A recent survey by another employment screening agency claims that fewer employers are requesting information about candidate’s criminal histories. Results show that 20% of respondents reported they DO NOT ASK candidates about their criminal histories. That’s a whopping 13% change from the previous year the study was taken.

Another 5% of employers answered they use another option entirely. That still leaves 75% of employers who ask applicants to divulge their criminal history at some point during the hiring process.

Proof?

These results, although compiled and analyzed by one of our competitors, may offer insight into how well the ‘Ban the Box’
movement has taken root across America. Spearheaded by All of Us or None, Ban The Box aims to eliminate questions about criminal convictions from job applications. Ban The Box advocates claim that asking questions about criminal convictions is discriminatory. Essentially, they want to keep the past in the past. Considering that the National Employment Law Project (NELP) estimates 70 million Americans – or one in four adults – have a criminal record that may show up in a background check, it’s a movement with far-reaching impact.

NELP reports: “There are a total of 18 states representing nearly every region of the country that have adopted the policies —California (2013, 2010), Colorado (2012), Connecticut (2010), Delaware (2014), Georgia (2015), Hawaii (1998), Illinois (2014, 2013), Maryland (2013), Massachusetts (2010), Minnesota (2013, 2009), Nebraska (2014), New Jersey (2014), New Mexico (2010), Ohio (2015), Oregon (2015), Rhode Island (2013), Vermont (2015), and Virginia (2015). Seven states—Hawaii, Illinois, Massachusetts, Minnesota, New Jersey, Oregon and Rhode Island—have removed the conviction history question on job applications for private employers, which advocates embrace as the next step in the evolution of these policies.”

Confusion?

While the endgame seems clear – allowing more well-meaning and qualified applicants with criminal records to get jobs – some employers still seem confused about when, or if, they can ask questions about a candidate’s criminal history. This is an essential
 argument to suss out because investigating an applicant’s criminal history is a critical component to any thorough background check and helps to ensure the safety of your current workforce and your customer base.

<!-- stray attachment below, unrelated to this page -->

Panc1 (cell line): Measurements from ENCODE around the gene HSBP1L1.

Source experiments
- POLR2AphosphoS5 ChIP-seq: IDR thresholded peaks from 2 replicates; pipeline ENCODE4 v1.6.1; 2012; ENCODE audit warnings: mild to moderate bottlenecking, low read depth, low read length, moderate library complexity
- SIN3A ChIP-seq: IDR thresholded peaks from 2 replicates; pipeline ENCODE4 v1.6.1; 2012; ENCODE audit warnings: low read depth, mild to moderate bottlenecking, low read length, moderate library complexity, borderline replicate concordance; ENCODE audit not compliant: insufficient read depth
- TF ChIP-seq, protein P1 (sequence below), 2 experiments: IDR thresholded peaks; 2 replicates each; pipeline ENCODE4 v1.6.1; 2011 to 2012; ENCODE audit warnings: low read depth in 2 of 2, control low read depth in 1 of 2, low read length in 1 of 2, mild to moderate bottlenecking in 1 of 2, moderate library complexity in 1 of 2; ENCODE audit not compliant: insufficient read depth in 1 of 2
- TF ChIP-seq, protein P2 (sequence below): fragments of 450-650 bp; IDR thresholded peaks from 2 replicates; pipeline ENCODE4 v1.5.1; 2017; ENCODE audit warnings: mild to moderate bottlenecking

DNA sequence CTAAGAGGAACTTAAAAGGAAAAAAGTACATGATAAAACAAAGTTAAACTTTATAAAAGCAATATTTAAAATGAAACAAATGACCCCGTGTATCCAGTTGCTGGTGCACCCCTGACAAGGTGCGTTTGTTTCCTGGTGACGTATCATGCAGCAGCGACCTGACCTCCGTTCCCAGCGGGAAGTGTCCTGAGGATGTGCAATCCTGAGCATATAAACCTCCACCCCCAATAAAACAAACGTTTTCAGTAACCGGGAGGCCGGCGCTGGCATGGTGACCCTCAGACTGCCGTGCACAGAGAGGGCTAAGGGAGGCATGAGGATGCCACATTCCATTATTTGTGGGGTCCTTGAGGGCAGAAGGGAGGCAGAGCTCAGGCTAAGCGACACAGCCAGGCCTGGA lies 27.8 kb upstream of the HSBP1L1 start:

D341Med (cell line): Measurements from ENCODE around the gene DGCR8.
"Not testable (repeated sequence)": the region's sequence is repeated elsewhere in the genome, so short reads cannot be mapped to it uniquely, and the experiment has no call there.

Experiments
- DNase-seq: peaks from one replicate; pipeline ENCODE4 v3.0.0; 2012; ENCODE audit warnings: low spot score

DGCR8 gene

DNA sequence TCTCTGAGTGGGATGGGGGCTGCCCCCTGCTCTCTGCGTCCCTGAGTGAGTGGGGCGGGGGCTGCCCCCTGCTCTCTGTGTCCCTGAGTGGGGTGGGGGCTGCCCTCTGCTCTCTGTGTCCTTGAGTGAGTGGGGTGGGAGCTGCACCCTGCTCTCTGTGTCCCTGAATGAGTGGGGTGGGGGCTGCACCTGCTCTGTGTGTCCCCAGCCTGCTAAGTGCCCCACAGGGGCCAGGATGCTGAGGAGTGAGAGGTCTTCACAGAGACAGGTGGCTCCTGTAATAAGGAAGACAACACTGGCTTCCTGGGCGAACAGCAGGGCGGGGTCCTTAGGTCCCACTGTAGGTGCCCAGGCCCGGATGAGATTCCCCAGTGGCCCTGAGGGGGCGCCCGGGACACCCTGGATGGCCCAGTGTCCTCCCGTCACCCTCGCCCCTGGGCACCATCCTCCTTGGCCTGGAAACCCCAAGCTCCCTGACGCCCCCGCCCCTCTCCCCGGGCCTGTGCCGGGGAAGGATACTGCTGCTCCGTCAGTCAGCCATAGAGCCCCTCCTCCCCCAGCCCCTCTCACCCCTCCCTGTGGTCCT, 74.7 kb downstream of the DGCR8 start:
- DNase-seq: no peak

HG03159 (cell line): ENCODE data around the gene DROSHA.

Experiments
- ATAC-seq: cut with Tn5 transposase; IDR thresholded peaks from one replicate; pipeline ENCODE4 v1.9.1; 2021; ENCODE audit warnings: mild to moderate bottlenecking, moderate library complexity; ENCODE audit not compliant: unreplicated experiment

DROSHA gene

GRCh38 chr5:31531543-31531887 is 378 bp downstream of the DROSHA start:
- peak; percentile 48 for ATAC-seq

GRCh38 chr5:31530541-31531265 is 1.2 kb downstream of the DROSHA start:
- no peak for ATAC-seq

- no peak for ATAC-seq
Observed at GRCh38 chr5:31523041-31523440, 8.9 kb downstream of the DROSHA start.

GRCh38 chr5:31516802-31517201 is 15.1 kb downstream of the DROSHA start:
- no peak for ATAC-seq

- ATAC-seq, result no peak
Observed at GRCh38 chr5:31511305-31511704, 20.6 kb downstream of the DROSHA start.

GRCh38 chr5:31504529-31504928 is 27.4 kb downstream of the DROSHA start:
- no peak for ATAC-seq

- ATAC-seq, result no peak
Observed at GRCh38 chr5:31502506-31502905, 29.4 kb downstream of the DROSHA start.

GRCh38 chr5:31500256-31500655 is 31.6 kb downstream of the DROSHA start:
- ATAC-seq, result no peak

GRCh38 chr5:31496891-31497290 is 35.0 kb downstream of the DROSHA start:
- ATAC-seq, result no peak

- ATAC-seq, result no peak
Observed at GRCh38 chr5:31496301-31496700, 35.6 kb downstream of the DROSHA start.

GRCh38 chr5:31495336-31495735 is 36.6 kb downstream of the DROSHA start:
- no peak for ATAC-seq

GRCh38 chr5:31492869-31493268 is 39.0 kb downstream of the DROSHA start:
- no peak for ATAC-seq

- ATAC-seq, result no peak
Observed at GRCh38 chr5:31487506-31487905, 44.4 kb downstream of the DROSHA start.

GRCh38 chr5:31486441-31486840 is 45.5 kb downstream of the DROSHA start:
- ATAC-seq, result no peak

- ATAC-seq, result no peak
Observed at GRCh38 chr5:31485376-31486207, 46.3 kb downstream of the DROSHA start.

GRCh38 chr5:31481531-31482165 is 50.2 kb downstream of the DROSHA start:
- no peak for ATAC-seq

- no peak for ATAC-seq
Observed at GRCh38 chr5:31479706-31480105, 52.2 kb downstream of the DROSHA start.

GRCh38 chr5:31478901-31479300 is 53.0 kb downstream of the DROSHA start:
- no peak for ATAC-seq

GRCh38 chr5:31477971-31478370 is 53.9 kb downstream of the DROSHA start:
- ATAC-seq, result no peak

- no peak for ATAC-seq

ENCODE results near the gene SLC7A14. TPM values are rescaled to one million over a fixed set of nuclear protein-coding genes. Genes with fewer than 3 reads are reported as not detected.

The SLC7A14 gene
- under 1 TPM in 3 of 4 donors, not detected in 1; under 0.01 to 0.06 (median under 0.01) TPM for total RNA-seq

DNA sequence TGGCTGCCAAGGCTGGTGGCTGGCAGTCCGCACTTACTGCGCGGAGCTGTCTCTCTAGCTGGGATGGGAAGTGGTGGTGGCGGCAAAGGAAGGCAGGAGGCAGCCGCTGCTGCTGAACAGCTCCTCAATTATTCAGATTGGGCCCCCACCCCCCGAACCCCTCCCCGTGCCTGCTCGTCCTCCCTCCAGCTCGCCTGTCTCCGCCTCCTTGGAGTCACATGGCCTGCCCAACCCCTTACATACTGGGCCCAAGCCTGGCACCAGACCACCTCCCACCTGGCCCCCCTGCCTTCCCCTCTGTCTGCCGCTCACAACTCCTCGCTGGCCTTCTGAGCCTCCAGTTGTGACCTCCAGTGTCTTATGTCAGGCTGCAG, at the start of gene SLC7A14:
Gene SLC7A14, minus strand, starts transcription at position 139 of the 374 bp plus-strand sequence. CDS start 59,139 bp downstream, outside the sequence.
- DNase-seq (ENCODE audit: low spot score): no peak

Employers are also being confused by Equal Employment Opportunity Commission guidelines and are becoming increasingly fearful of finding themselves on the wrong end of costly class action lawsuit.

Help?

Here’s what you need to know:

  • Employers in states, counties and municipalities that have adopted ‘Ban the Box’ can not, by law, ask applicants to divulge if they have a criminal history on a job application
  • EEOC guidance recommends all employers follow this procedure, whether or not ‘Ban the Box’ has passed in their jurisdiction
  • Regardless of ‘Ban the Box’ law, some regulated industries still require criminal history information from the outset of the application process
  • Other compliance laws, like getting an applicant’s written signature to consent to a background check, are not affected by ‘Ban the Box’ laws.


We understand that this is confusing and leaves many employers floundering to figure out their rights during the hiring process. That’s a bitter pill to swallow for many small businesses who simply can’t afford a full-time Human Resources professional or to keep an employment attorney on retainer. And, we also know that time is money when it comes to processing new hires.

We’re here to help. Active Screening’s team of experts are happy to talk with you anytime about rules and regulations, and policies and procedures of employment screening law. You can find out more about our incredible team here.

Feel free to comment below or drop us an email or Tweet us here, too. Happy Hiring!

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